June 24 marked the 100th birthday of Victor F. Hess, the discoverer of cosmic radiation. The Austrian-born scientist received the Nobel Prize in physics in 1936 with Carl Anderson of the California Institute of Technology, who discovered the positron. When he died in 1964, Hess had more than 150 articles and publications to his credit.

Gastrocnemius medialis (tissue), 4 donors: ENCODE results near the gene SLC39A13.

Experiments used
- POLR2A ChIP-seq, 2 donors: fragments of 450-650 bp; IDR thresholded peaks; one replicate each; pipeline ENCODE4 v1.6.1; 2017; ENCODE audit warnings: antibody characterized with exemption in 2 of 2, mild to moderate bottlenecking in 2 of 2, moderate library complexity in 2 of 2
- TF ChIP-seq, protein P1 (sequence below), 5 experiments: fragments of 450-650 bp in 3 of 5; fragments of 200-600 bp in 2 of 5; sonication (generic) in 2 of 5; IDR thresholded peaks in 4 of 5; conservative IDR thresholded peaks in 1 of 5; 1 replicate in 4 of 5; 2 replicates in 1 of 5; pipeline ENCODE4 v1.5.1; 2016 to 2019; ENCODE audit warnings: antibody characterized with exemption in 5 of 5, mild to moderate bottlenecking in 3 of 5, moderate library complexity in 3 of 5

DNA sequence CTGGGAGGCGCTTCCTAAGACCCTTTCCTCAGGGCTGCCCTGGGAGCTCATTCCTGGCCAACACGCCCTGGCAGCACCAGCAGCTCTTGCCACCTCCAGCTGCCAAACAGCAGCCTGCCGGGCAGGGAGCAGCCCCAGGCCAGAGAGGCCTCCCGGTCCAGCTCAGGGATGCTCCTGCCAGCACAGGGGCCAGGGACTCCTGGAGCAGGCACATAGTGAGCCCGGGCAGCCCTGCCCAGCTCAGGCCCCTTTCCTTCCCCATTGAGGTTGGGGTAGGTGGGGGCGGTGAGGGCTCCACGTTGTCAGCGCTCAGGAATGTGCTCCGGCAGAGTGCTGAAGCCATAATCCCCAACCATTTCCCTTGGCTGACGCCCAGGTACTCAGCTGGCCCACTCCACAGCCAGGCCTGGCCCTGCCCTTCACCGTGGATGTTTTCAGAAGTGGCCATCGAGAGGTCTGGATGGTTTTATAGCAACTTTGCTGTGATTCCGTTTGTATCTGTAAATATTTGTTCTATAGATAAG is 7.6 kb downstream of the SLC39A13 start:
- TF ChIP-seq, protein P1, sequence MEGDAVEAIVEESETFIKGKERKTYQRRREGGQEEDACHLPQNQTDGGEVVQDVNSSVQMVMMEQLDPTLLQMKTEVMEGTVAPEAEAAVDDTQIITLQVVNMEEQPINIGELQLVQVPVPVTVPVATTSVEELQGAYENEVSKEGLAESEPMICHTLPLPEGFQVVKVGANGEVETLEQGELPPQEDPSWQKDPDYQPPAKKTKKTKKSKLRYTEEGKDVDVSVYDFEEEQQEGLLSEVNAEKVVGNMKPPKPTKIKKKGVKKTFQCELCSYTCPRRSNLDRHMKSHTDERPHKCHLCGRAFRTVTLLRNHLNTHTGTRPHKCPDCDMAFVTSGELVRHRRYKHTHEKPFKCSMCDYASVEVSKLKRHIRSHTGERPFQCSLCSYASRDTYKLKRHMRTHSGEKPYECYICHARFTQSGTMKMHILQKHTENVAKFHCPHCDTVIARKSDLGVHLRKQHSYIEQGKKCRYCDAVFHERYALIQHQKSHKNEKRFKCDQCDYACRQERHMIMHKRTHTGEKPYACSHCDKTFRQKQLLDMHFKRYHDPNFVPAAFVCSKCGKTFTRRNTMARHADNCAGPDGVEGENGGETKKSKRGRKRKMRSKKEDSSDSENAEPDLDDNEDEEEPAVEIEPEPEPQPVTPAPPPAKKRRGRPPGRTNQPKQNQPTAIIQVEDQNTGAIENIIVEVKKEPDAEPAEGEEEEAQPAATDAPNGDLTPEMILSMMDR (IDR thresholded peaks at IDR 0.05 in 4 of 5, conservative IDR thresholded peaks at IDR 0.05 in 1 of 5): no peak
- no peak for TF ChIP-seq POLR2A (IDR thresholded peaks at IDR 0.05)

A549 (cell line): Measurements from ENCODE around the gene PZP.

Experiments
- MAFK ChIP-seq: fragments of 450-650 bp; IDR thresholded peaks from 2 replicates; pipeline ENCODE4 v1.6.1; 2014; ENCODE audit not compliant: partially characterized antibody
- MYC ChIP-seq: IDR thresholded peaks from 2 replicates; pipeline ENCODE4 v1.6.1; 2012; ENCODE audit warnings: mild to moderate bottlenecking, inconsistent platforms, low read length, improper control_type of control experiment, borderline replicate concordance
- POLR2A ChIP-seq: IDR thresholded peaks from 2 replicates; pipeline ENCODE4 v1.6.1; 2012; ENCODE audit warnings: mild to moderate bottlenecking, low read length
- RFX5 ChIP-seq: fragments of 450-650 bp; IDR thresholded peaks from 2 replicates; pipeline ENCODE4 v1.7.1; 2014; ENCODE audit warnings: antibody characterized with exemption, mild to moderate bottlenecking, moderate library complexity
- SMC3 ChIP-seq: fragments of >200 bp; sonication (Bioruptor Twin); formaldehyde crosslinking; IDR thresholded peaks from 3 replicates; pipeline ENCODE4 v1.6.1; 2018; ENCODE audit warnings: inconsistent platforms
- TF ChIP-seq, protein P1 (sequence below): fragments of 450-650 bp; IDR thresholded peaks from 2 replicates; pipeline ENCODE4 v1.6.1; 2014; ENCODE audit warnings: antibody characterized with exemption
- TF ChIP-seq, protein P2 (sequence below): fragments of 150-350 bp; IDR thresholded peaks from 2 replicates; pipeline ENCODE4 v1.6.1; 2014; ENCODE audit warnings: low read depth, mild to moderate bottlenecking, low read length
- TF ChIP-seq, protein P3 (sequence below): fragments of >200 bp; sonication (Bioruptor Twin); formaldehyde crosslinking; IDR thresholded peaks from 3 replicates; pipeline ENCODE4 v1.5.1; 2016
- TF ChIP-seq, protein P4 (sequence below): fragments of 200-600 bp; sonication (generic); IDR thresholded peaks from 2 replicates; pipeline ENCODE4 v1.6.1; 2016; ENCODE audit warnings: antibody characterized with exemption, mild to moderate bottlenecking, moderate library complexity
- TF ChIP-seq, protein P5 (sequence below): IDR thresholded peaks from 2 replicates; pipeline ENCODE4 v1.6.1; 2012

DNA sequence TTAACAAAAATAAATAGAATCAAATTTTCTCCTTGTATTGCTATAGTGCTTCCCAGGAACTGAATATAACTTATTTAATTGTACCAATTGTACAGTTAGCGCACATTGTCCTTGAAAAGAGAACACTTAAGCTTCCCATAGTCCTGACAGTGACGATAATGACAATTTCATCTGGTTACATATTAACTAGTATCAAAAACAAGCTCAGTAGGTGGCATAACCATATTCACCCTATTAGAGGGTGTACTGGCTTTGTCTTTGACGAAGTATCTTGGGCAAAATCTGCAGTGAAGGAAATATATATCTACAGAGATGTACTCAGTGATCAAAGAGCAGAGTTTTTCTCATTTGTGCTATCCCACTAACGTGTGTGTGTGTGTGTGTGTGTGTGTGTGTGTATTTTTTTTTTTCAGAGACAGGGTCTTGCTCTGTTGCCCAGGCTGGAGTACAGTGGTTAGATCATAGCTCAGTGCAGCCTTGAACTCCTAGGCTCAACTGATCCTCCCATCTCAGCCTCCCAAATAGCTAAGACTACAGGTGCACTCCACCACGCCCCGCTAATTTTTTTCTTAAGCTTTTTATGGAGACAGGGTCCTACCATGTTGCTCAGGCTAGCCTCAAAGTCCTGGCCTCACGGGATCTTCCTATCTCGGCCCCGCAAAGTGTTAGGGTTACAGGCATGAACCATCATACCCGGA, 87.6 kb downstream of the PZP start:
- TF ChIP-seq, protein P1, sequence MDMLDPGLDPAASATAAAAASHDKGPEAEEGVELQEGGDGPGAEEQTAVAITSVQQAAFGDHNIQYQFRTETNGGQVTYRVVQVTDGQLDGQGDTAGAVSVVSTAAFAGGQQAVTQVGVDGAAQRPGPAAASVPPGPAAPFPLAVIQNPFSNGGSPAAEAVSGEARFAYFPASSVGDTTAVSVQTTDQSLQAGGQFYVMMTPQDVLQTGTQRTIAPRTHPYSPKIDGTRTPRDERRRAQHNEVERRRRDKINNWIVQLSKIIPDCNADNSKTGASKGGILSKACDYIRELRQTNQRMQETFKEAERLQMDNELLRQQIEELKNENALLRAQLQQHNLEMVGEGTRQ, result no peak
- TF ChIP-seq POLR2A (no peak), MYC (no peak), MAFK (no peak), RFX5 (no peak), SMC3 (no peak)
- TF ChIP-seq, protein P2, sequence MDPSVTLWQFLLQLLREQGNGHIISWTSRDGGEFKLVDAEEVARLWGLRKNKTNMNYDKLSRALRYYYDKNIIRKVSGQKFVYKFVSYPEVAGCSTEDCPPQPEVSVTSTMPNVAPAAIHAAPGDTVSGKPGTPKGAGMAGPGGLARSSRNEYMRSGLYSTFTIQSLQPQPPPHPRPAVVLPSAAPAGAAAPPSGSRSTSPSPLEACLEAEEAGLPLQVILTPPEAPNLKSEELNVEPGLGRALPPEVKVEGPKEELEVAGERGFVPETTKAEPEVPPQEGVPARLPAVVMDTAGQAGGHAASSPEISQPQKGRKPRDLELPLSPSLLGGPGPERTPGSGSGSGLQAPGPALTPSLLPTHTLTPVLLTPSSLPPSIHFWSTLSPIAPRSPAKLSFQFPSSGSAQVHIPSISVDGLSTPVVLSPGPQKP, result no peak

In 1910, while a lecturer at the University of Vienna, Hess launched an unusual series of experiments to measure the conductivity of air. He made 10 balloon ascents, half of these at night. On the basis of these experiments, he concluded that “radiation of very high penetrating power enters our atmosphere from above.” One ascent made during a solar eclipse proved that the sun could not be the main source of cosmic rays.